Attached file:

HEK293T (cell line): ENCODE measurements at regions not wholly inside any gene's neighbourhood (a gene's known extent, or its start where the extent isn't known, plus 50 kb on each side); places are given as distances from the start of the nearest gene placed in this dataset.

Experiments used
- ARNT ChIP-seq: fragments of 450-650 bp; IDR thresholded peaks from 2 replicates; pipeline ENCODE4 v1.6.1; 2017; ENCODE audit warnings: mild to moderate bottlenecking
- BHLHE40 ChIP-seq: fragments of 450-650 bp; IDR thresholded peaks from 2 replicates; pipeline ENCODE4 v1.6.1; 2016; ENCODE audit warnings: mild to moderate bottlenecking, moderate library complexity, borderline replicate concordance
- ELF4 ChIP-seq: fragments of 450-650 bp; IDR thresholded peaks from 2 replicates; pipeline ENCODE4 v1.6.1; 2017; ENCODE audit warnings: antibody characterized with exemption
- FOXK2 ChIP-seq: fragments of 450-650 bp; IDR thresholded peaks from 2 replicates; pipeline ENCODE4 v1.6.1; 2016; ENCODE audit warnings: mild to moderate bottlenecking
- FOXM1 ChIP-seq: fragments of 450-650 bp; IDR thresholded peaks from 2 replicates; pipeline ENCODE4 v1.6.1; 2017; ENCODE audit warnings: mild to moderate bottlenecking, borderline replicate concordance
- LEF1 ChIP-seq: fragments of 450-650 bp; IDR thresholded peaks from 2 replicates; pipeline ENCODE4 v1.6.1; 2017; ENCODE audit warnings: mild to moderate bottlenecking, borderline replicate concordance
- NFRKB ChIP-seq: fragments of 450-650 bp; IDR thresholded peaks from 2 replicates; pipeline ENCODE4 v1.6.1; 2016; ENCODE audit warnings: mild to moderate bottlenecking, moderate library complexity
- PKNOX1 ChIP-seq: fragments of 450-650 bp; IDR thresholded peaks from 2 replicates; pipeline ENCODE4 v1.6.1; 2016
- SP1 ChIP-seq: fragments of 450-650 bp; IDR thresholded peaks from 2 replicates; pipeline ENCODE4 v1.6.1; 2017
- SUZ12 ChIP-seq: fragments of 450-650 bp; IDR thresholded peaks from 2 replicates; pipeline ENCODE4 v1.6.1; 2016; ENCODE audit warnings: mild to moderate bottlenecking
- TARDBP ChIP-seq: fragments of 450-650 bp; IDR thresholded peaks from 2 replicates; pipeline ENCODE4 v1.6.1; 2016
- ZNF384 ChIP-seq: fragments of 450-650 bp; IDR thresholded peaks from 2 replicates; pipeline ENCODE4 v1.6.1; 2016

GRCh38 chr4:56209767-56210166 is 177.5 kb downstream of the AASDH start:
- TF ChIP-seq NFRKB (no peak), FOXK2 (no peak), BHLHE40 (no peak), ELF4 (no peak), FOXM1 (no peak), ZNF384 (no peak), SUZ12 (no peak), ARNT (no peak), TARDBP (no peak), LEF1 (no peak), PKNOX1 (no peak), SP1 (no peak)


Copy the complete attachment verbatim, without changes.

HEK293T (cell line): ENCODE measurements at regions not wholly inside any gene's neighbourhood (a gene's known extent, or its start where the extent isn't known, plus 50 kb on each side); places are given as distances from the start of the nearest gene placed in this dataset.

Experiments used
- ARNT ChIP-seq: fragments of 450-650 bp; IDR thresholded peaks from 2 replicates; pipeline ENCODE4 v1.6.1; 2017; ENCODE audit warnings: mild to moderate bottlenecking
- BHLHE40 ChIP-seq: fragments of 450-650 bp; IDR thresholded peaks from 2 replicates; pipeline ENCODE4 v1.6.1; 2016; ENCODE audit warnings: mild to moderate bottlenecking, moderate library complexity, borderline replicate concordance
- ELF4 ChIP-seq: fragments of 450-650 bp; IDR thresholded peaks from 2 replicates; pipeline ENCODE4 v1.6.1; 2017; ENCODE audit warnings: antibody characterized with exemption
- FOXK2 ChIP-seq: fragments of 450-650 bp; IDR thresholded peaks from 2 replicates; pipeline ENCODE4 v1.6.1; 2016; ENCODE audit warnings: mild to moderate bottlenecking
- FOXM1 ChIP-seq: fragments of 450-650 bp; IDR thresholded peaks from 2 replicates; pipeline ENCODE4 v1.6.1; 2017; ENCODE audit warnings: mild to moderate bottlenecking, borderline replicate concordance
- LEF1 ChIP-seq: fragments of 450-650 bp; IDR thresholded peaks from 2 replicates; pipeline ENCODE4 v1.6.1; 2017; ENCODE audit warnings: mild to moderate bottlenecking, borderline replicate concordance
- NFRKB ChIP-seq: fragments of 450-650 bp; IDR thresholded peaks from 2 replicates; pipeline ENCODE4 v1.6.1; 2016; ENCODE audit warnings: mild to moderate bottlenecking, moderate library complexity
- PKNOX1 ChIP-seq: fragments of 450-650 bp; IDR thresholded peaks from 2 replicates; pipeline ENCODE4 v1.6.1; 2016
- SP1 ChIP-seq: fragments of 450-650 bp; IDR thresholded peaks from 2 replicates; pipeline ENCODE4 v1.6.1; 2017
- SUZ12 ChIP-seq: fragments of 450-650 bp; IDR thresholded peaks from 2 replicates; pipeline ENCODE4 v1.6.1; 2016; ENCODE audit warnings: mild to moderate bottlenecking
- TARDBP ChIP-seq: fragments of 450-650 bp; IDR thresholded peaks from 2 replicates; pipeline ENCODE4 v1.6.1; 2016
- ZNF384 ChIP-seq: fragments of 450-650 bp; IDR thresholded peaks from 2 replicates; pipeline ENCODE4 v1.6.1; 2016

GRCh38 chr4:56209767-56210166 is 177.5 kb downstream of the AASDH start:
- TF ChIP-seq NFRKB (no peak), FOXK2 (no peak), BHLHE40 (no peak), ELF4 (no peak), FOXM1 (no peak), ZNF384 (no peak), SUZ12 (no peak), ARNT (no peak), TARDBP (no peak), LEF1 (no peak), PKNOX1 (no peak), SP1 (no peak)